Policy Preference Change on the SCC: New paper looks at whether we can predict how appointees will rule
Consider asking yourself several questions: Is the process that has prevailed for much of the Supreme Court of Canada’s history of Prime Ministers making appointments with informal consultations with a number of interested and knowledgeable parties a good process? Should there be a more open appointments process for Supreme Court of Canada justices? If so, what precisely should this “more open” system look like? Should we adopt U.S.-style confirmation hearings of nominees to our top court? Why or why not?
If you’re like most participants in debates surrounding these types of questions, you have a strongly-held opinion about the appointments process and how it might be reformed. You may, for example, believe that appointments to the Supreme Court are largely politically motivated and, as such, ought to involve more transparency, public vetting and input. You may, on the other hand, believe that the appointments power has not been abused by Prime Ministers in the past, and that the current members of the bench, whatever your possible disagreements with them in individual cases, are a professional and competent group of jurists who have been selected for the most part on the basis of merit. If this is your view, you may fear that reforming the appointments process to allow for more public input through, for example, confirmation hearings, will lead to an overtly politicized Court, as appears to be the case in the United States.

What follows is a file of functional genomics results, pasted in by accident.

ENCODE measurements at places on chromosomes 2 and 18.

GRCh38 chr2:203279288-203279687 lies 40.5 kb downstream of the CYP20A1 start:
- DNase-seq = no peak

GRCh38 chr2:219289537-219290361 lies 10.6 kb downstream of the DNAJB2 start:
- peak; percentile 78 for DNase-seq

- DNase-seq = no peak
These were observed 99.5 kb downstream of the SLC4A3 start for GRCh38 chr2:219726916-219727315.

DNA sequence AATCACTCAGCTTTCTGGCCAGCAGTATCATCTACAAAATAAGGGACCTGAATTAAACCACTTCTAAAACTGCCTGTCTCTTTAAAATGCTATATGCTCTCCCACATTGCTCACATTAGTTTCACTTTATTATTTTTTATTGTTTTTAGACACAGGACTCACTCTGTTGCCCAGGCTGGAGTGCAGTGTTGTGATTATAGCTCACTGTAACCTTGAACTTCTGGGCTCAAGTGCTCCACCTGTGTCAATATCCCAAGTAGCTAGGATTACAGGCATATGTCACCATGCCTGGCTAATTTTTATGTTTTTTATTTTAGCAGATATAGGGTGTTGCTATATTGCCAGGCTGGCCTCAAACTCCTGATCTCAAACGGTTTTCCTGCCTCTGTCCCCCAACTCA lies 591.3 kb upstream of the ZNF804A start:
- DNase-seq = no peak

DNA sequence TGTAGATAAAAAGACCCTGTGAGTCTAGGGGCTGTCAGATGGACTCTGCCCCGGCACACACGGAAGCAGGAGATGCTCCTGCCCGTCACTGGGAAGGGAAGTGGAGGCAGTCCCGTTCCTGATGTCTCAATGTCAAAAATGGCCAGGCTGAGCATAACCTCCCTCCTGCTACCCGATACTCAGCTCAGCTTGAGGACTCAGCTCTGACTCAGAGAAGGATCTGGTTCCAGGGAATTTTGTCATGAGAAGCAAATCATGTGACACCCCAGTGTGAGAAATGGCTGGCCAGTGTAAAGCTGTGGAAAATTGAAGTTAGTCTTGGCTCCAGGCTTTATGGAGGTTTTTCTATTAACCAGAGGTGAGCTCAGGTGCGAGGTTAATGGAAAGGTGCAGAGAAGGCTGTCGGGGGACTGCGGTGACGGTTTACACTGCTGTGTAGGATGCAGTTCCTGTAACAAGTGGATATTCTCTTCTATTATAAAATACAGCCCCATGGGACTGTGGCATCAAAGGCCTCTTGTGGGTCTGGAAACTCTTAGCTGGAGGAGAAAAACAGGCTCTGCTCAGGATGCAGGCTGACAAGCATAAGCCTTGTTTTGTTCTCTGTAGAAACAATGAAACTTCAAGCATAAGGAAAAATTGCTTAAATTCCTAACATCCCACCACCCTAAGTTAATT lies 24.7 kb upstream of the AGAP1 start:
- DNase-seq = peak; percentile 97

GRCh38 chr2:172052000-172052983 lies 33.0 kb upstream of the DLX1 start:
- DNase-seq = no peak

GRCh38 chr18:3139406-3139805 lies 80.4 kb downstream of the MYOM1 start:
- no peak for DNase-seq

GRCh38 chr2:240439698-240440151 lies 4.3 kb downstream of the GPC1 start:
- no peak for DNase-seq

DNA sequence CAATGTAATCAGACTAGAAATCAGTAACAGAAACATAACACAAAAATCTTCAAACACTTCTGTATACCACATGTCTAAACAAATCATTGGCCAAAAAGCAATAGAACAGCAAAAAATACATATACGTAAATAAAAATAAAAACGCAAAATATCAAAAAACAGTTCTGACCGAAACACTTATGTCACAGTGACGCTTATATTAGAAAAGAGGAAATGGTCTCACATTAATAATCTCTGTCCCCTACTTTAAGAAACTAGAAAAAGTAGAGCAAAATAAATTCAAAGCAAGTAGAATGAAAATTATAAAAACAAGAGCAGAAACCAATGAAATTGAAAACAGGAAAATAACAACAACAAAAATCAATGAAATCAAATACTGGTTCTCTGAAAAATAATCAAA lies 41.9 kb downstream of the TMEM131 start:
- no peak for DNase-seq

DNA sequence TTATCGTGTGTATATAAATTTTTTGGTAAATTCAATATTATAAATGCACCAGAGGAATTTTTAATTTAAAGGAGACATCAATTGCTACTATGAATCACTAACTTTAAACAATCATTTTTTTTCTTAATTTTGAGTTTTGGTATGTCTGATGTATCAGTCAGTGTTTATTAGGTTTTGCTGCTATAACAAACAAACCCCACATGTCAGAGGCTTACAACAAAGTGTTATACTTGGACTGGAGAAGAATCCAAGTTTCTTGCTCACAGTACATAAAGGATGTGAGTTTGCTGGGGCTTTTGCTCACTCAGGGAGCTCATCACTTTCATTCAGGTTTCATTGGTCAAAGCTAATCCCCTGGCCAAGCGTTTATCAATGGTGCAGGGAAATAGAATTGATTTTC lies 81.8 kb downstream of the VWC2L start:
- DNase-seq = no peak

If you have an opinion on these questions — and it’s likely that you do — it’s interesting that you seem to have been able to reach an opinion without having interrogated the available data in a systematic way. For this very reason, in a recent paper, Andrew Green and I seek to do precisely that — place the debate on a firmer empirical foundation.You shouldn’t feel too badly about leaping to your conclusions. For one thing, you have lots of company. It’s what just about everyone else who has waded into the debate has done. People formulate opinions and vigorously argue that this or that should be changed about the process without actually going to the data (or at least all the data) to check whether the imagined deficits in the prevailing processes are real or are simply that, imagined. This is a weak justification, however. It’s much better to actually take a look at what the data suggest with an open mind (to the extent this is possible).
In our working paper, we ask and try to answer the following questions: Are justices’ policy preferences correlated with the party of the Prime Ministers who appoint them, or with newspaper descriptions of their dispositions at the time of appointment? Is a justice’s voting behaviour more predictable in his or her first year on the bench than in later years? Do justices’ policy preferences change over time? If so, is there a common or predictable pattern as to how justices change?
What do we find?